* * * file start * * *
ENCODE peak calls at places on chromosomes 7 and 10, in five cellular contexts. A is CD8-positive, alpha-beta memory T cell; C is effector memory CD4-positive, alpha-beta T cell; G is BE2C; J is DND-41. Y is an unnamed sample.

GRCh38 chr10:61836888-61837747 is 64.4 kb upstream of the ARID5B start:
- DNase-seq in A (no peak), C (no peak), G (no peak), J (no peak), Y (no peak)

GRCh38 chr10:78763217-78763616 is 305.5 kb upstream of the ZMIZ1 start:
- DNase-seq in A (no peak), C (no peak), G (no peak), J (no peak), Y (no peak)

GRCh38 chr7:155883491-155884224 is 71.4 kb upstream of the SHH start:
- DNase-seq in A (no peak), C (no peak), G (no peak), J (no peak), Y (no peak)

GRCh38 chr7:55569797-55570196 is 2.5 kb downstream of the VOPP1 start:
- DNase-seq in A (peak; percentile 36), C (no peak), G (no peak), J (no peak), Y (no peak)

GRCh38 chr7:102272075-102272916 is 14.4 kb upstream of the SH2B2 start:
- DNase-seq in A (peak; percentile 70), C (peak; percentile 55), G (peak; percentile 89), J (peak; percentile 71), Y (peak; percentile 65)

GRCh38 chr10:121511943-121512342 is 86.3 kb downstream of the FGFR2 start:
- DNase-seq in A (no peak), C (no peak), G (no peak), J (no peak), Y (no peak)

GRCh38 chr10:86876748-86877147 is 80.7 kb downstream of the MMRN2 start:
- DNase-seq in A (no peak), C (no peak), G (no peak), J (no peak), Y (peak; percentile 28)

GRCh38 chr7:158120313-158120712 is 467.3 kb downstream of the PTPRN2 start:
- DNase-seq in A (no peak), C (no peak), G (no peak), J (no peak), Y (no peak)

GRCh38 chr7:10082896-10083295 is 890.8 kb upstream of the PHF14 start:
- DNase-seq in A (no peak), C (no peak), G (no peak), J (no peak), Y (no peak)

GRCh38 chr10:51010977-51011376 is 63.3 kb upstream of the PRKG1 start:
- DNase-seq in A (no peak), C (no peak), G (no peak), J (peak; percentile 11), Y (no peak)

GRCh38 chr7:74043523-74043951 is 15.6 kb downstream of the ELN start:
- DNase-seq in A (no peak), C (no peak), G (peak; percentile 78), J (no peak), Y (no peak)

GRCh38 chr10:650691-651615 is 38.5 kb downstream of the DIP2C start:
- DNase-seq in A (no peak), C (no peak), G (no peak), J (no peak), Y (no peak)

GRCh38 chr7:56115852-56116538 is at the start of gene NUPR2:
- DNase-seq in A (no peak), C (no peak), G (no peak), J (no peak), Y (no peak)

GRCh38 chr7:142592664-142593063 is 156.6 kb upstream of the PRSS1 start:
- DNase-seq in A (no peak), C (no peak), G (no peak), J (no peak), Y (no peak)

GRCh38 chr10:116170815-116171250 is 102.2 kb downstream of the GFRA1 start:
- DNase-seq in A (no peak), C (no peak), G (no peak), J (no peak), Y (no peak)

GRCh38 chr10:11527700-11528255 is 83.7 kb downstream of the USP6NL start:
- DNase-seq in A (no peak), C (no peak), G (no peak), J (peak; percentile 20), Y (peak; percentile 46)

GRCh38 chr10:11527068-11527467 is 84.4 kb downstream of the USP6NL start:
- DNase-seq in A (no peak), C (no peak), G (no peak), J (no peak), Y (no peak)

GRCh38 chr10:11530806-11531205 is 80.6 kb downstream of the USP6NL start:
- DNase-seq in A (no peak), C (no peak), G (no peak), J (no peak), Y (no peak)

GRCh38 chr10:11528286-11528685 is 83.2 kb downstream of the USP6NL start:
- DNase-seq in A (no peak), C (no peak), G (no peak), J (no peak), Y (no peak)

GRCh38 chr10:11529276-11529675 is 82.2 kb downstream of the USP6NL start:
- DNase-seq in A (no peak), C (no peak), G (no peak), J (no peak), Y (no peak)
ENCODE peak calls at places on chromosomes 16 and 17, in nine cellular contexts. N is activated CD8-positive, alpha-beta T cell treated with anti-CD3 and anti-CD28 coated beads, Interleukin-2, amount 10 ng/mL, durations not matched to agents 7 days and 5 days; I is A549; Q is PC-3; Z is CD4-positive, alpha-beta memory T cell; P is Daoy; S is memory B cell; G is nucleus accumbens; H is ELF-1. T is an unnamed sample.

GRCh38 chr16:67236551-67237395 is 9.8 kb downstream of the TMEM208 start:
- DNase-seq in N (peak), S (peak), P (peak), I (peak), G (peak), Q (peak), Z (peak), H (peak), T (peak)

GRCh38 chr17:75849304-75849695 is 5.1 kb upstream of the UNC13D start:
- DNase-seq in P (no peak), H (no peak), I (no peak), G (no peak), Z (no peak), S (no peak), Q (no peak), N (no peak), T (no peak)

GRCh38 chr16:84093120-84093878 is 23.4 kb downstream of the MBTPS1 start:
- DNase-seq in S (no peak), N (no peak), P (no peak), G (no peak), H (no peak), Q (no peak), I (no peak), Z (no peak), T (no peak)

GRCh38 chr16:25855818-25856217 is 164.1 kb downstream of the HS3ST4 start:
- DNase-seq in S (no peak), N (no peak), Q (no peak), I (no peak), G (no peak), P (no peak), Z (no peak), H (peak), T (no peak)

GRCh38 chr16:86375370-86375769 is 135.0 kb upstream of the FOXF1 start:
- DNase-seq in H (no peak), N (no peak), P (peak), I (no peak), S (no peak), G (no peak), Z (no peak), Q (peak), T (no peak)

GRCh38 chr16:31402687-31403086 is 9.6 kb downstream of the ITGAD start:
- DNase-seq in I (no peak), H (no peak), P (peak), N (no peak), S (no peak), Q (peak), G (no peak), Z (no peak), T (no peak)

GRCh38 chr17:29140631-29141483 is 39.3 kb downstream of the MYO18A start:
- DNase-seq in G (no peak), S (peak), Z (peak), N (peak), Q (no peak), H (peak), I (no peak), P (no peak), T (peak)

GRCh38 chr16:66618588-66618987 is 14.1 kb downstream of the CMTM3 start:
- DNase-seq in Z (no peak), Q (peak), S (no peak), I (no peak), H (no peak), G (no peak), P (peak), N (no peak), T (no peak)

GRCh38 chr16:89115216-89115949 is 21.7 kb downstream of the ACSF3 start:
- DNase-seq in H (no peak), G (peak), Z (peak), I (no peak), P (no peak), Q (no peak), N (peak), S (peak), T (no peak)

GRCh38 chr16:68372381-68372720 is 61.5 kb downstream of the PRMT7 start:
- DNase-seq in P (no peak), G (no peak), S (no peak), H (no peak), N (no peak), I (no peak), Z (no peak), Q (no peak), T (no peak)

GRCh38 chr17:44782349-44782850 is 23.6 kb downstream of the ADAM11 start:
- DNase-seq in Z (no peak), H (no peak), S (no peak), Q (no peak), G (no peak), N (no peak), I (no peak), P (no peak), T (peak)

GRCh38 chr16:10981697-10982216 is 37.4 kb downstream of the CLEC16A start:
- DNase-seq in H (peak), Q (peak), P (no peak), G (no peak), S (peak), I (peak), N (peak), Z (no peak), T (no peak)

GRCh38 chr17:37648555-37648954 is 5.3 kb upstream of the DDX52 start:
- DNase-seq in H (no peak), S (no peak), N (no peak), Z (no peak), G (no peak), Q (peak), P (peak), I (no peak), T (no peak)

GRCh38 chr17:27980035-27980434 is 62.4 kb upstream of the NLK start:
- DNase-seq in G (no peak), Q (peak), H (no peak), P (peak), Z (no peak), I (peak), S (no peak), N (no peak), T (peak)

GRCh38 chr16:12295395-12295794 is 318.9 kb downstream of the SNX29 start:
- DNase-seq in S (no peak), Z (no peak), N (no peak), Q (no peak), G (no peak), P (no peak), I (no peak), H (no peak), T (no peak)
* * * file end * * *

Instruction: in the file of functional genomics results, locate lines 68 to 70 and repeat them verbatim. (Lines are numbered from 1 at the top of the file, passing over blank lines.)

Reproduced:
- DNase-seq in H (no peak), S (no peak), N (no peak), Z (no peak), G (no peak), Q (peak), P (peak), I (no peak), T (no peak)

GRCh38 chr17:27980035-27980434 is 62.4 kb upstream of the NLK start:
- DNase-seq in G (no peak), Q (peak), H (no peak), P (peak), Z (no peak), I (peak), S (no peak), N (no peak), T (peak)